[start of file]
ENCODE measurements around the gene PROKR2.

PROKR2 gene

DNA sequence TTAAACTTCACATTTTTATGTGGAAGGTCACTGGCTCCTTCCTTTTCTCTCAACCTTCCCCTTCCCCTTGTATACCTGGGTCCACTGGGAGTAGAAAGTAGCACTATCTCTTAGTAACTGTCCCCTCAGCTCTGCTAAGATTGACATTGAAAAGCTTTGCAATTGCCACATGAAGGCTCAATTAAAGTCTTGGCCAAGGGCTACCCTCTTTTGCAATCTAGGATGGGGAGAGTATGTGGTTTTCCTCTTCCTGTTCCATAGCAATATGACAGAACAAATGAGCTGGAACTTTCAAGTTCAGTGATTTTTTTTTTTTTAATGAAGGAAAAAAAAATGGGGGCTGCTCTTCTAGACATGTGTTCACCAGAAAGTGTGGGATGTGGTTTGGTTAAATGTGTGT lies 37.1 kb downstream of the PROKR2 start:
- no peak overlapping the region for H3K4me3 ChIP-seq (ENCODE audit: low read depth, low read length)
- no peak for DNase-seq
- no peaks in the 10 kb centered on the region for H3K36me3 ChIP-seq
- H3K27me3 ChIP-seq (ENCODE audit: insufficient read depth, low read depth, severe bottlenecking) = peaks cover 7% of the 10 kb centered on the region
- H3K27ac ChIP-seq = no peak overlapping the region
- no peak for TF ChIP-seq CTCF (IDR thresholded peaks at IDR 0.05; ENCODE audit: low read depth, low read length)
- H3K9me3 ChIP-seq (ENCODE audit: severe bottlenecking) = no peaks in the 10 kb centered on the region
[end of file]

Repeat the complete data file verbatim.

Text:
ENCODE measurements around the gene PROKR2.

PROKR2 gene

DNA sequence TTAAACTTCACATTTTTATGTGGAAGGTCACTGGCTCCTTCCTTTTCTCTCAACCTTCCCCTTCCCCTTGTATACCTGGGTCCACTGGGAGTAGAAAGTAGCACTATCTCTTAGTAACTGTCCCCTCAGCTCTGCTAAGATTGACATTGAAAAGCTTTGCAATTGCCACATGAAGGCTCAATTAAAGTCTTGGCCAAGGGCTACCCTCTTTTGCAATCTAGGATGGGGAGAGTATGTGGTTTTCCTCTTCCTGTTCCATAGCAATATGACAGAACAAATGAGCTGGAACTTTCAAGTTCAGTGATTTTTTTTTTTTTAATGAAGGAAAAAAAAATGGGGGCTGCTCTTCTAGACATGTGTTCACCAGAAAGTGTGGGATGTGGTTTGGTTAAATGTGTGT lies 37.1 kb downstream of the PROKR2 start:
- no peak overlapping the region for H3K4me3 ChIP-seq (ENCODE audit: low read depth, low read length)
- no peak for DNase-seq
- no peaks in the 10 kb centered on the region for H3K36me3 ChIP-seq
- H3K27me3 ChIP-seq (ENCODE audit: insufficient read depth, low read depth, severe bottlenecking) = peaks cover 7% of the 10 kb centered on the region
- H3K27ac ChIP-seq = no peak overlapping the region
- no peak for TF ChIP-seq CTCF (IDR thresholded peaks at IDR 0.05; ENCODE audit: low read depth, low read length)
- H3K9me3 ChIP-seq (ENCODE audit: severe bottlenecking) = no peaks in the 10 kb centered on the region